FIG. 3 is a simplified block diagram of a BCV processor for generating BVC sets according to an embodiment of the present invention.

FIG. 4 shows pseudocode illustrating a process for conceptual bookmark coloring.

FIG. 5 shows pseudocode illustrating a process for conceptual bookmark coloring.

FIG. 6 shows pseudocode illustrating a process for conceptual bookmark coloring.



“Coloring” of a graph is a term used to describe any number of processes for assigning weights to nodes in the graph by allocating a quantity (or multiple quantities) to a node and having some of that quantity or quantities propagate to other nodes connected to the allocated node. The name might derive from the idea that pouring a quantity of colored paint on one node would cause the node and its neighbors to be colored to varying degrees.

In the examples here, coloring results in nodes being assigned values indicative of their weight for certain operations. In the example of searching a corpus of documents linked as in a graph where each document is a node in the graph, coloring might be used to weight pages for the purposes of ranking search results. For example, users might present queries to a querying system that performs a search of a corpus for documents or other items that are deemed to satisfy the search (i.e., search “hits”) and a weight associated a hit might be indicative of how interested in the particular user is expected to be in that hit. Coloring methods can be used to “paint” indications of interest on a graph representing a web of documents. When the weights are aggregated, each hit that is so evaluated would have an associated authority value (or weight) representative of the authority the user might associate with a page represented by the hit.

An analog to determining authority weights to nodes of a graph is in determining relative importance of airports for a particular traveler or travelers in the aggregate.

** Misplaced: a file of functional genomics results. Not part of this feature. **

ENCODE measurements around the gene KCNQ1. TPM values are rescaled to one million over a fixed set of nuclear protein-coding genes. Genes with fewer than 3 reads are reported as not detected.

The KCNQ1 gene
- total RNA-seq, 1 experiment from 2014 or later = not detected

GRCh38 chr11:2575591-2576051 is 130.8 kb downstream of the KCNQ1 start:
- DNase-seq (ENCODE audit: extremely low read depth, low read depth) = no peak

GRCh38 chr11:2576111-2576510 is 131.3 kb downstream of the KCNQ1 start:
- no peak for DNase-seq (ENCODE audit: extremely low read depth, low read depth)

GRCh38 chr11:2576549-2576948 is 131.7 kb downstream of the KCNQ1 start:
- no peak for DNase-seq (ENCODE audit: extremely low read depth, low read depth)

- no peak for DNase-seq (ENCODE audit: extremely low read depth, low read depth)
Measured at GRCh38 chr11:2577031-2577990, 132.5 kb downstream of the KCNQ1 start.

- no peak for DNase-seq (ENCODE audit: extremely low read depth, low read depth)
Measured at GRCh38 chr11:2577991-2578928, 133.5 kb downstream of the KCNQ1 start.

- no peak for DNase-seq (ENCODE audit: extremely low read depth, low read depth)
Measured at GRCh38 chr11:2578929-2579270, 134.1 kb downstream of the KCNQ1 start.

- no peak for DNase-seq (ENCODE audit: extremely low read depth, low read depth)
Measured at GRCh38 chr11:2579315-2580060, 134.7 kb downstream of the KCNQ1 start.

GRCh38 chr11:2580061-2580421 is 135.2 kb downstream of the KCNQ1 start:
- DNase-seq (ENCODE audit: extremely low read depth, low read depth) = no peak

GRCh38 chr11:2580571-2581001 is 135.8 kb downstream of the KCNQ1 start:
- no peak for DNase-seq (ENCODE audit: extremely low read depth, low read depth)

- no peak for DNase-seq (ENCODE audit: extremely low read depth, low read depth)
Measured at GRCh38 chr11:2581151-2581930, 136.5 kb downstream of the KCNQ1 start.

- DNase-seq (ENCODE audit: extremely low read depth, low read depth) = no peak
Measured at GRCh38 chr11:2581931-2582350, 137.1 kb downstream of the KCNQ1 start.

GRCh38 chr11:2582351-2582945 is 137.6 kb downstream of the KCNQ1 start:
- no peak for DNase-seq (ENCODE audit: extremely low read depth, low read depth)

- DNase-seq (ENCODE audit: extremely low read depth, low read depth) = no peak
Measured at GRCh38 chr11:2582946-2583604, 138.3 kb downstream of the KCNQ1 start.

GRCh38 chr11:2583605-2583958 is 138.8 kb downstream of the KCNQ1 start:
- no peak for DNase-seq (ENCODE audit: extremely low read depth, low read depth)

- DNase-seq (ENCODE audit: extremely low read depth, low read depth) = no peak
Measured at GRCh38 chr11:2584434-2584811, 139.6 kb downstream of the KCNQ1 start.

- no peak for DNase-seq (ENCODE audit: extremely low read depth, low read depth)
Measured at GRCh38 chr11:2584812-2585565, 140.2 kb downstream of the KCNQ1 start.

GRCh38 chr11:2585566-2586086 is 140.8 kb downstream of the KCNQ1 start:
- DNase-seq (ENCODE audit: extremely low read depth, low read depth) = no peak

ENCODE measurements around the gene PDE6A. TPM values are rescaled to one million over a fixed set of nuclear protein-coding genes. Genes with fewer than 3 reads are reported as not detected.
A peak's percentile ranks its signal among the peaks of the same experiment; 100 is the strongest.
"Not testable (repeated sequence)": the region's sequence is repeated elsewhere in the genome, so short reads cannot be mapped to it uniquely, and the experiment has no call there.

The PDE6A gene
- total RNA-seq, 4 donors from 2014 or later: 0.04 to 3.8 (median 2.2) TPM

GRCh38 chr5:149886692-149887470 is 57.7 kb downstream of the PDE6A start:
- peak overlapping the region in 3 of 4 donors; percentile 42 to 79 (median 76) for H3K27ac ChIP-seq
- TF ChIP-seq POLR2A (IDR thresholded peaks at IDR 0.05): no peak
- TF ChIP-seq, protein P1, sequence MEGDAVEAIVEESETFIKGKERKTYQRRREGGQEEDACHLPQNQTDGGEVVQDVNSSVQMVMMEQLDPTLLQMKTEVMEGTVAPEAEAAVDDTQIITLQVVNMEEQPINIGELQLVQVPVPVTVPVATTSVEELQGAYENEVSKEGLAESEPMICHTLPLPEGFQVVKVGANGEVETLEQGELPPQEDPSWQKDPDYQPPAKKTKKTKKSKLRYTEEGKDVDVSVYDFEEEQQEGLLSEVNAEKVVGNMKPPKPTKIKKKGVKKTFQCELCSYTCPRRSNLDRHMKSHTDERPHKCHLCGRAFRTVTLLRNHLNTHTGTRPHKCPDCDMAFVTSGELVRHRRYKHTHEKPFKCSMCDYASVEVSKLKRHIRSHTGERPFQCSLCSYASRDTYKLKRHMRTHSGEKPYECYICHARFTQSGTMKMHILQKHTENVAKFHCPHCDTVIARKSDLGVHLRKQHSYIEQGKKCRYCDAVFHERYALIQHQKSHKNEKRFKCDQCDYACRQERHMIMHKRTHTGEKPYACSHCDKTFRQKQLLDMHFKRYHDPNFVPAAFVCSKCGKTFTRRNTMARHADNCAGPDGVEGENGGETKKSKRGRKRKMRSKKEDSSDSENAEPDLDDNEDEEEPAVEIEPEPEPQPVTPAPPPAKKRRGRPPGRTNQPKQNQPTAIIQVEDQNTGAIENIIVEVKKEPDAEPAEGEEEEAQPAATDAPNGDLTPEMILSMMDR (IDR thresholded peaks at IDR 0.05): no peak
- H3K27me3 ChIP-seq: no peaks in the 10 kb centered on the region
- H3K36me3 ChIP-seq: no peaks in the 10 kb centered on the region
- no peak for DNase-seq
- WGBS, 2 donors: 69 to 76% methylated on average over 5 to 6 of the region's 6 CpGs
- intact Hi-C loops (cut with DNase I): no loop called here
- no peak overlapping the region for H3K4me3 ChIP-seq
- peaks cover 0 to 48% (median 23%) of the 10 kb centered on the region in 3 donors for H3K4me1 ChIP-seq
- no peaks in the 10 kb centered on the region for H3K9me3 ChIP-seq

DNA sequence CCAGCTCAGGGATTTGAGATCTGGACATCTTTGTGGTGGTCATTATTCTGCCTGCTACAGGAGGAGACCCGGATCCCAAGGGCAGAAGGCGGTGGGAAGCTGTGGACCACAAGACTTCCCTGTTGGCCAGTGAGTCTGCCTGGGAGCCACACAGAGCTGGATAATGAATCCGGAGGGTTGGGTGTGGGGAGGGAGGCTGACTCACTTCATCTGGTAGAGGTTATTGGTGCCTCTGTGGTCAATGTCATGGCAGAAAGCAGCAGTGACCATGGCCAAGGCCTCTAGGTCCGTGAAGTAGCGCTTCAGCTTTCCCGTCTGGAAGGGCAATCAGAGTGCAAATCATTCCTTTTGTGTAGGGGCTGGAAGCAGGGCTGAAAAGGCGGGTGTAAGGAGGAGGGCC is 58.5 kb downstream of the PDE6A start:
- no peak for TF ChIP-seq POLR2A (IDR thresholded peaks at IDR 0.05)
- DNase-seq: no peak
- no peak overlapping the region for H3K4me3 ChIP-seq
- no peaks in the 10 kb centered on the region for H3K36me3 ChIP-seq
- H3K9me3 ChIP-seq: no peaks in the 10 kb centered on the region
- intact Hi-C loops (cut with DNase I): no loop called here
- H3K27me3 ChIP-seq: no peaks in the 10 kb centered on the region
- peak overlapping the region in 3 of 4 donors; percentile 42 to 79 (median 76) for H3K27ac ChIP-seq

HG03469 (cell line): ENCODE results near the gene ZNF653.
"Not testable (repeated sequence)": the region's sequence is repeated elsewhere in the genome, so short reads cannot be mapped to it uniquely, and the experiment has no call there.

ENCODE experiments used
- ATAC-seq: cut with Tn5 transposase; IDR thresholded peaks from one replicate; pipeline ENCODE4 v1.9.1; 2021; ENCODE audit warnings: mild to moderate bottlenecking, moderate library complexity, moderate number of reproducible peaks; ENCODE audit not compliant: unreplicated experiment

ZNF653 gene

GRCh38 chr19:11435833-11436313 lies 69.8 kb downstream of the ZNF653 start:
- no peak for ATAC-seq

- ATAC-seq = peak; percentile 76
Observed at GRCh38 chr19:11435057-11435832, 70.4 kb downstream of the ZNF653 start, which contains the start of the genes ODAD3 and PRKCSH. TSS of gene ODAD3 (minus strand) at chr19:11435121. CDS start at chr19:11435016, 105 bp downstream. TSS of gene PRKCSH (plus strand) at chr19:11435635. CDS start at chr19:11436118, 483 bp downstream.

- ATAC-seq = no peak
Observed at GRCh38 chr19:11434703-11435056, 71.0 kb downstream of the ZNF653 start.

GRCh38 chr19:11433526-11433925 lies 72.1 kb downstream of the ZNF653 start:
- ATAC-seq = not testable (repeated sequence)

Consider a graph of air traffic for world travel, which airports as nodes linked by edges representing flights. Such a graph would be similar to a directed graph, W, representing a hyperlinked web of documents such as the World Wide Web. Weights for how important an airport is to an individual traveler orchard travelers in the aggregate might be measured by an amount of the money passing through that airport.

As an example of a simulation, assume each traveler spends α fraction of his or her money currently available in each airport, having less and less money as the trip progresses. Assume the traveler begins travel at node b corresponding to Houston, Tex. Obviously, many passengers go to Atlanta, Chicago and New York. Due to vacation destinations and business affiliations, some traffic lands in Hawaii, Dsseldorf, and oil producing countries. However, very few people confidently go from Houston to Ukraine, Ceylon, or Tibet. From a business standpoint, such rare destinations do not matter. They do matter, however, for traffic originating in Moscow, Bombay, or Beijing.

To find how much money is spent on average at different nodes, authority values can be determined through a process performed assuming a random walk (and teleportation to Houston) until O'Hara or JFK magnitudes sufficiently converge. Unfortunately, these two important nodes are treated equally by the typical analysis process relative to any landing field in Ukraine, Ceylon or Tibet. However, with a coloring approach such as one described herein, spending funds flow with the traffic, possibly having a cutoff threshold as a stopping criterion. This allows for not propagating beyond more or less significant destinations. Thus, the solution is sparse, and in either case, the result is computed much more efficiently.

In addition, before a less significant node, such as the Dsseldorf node, is processed, two important airport nodes of Munich and Frankfurt in Germany would be most probably touched. Both direct some traffic to Dsseldorf and so handling of a propagation from here can be delayed to reflect both Munich and Frankfurt components. This accounts for additional savings in computation efforts, and allows for super positioning of results, such as pre-computed values and custom values.